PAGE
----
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  • Policymaking Considerations of Energy and Environmental Policies: The Keystone Pipeline Project

    By Kaplan University School of Social and Behavioral Sciences Faculty, Dina Krois and Tomicka Seabrooks

    AS-DinaKrois_headshotAS-TomickaSeabrooks_headshot
    Dina KroisTomicka Seabrooks

    As evident in the environmental and energy policies of today and of the past decades, policymakers and public administrators have had to consider new factors - including political feasibility, needs and impact assessment and sustainability - in the creation of policy.

    The Keystone Pipeline Project.  One recent example that closely reflects this shift in how to consider policymaking is the Keystone Pipeline Project. The Keystone Pipeline allows U.S. companies to partner with TransCanada, a Canadian company, to transport oil from Canada to the U.S. According to TransCanada, at the start of project-related negotiations in 2008, the oil was to be transported through Texas, Oklahoma, Montana and North Dakota. In an effort to avoid sandhills, the route has since been changed to include Nebraska and is still under review due to environmental concerns.

    Since this project is one that crosses state lines, it requires the approval of the federal government. In 2011, a new route was finalized and the bill was set to pass. In January of 2012, however, the project was rejected because President Obama required more time to review the project. As of this writing, the U.S. Senate has rejected a bill calling to expedite the project.

    The Project's Ever-changing Route. The Keystone Pipeline route has changed several times due to environmental, safety and health issues. In this political environment, this project continues to fail to meet the demands of some political leaders and members of the public. The political interests of the states, the political parties in Congress and within the bureaucracy may not have been adequately balanced or considered when initially putting together this project.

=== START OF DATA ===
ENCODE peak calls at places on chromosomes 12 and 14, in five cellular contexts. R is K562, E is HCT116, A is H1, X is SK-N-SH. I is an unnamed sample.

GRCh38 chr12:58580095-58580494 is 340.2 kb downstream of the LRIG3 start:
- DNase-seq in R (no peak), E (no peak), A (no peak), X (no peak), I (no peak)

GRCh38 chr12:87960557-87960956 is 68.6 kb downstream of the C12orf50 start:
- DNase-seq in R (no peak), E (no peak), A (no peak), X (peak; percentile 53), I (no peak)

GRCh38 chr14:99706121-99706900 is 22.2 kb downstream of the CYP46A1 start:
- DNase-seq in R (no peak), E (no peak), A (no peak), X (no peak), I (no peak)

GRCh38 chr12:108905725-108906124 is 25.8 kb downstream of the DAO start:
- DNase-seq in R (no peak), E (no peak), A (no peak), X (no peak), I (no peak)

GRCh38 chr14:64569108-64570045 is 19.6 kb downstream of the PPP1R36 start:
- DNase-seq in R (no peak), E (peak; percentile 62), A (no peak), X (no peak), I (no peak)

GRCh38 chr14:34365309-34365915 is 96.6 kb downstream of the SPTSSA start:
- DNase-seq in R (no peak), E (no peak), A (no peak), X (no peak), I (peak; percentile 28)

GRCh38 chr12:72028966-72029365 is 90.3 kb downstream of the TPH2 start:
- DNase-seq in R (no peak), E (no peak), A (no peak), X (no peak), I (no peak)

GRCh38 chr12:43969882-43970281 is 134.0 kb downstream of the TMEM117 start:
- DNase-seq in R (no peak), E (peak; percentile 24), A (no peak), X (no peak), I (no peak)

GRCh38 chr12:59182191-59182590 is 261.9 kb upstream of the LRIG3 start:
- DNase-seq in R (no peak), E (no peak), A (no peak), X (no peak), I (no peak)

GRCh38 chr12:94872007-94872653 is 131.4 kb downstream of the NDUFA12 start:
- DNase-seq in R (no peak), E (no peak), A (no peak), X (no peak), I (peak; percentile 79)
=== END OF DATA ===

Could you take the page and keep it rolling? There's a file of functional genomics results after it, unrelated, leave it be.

Political Feasibility. Determining the political feasibility of a particular project is the step taken early on in the policymaking process when identifying what political players will play a role in the policy, and whether they will support or oppose the policy. Political feasibility requires us to consider the role of states, interest groups, administrative agencies and private industry in the creation and implementation of the policy.

    Environmental Considerations. Environmental groups primarily oppose the Keystone Pipeline project. One such group, Friends of the Earth, expressed concerns about dirty tar sands oil and water waste as a product of the Project and explained that it "could devastate ecosystems and pollute waters, and would jeopardize public health"(www.foe.org). Another environmental group, the National Resource Defense Council, also opposes the Keystone Pipeline project with spill and pollution concerns topping its list.

    Federal Support. The Keystone Pipeline has mixed support in the federal government. The Department of State stated in a press report on their website that the President oppose the project, citing a lack of research and that the project was not "in its current state, in the national interest" (www.state.gov). For the federal government, the determination of the national interest includes the consideration of factors such as environmental impact, economic impact, foreign policy and compliance with other federal regulations.

    When presented to Congress, the Keystone Pipeline Project's fate has been decided based on party votes. In the House, Republicans passed a bill on infrastructure and highway funding that included approvals for portions of the Keystone Pipeline permit. But, a few weeks later in the Senate, Democrats defeated a federal transportation bill expediting the Pipeline. In addition to the requirement of federal government approval, the support of the impacted states is also necessary for passage of the project into law.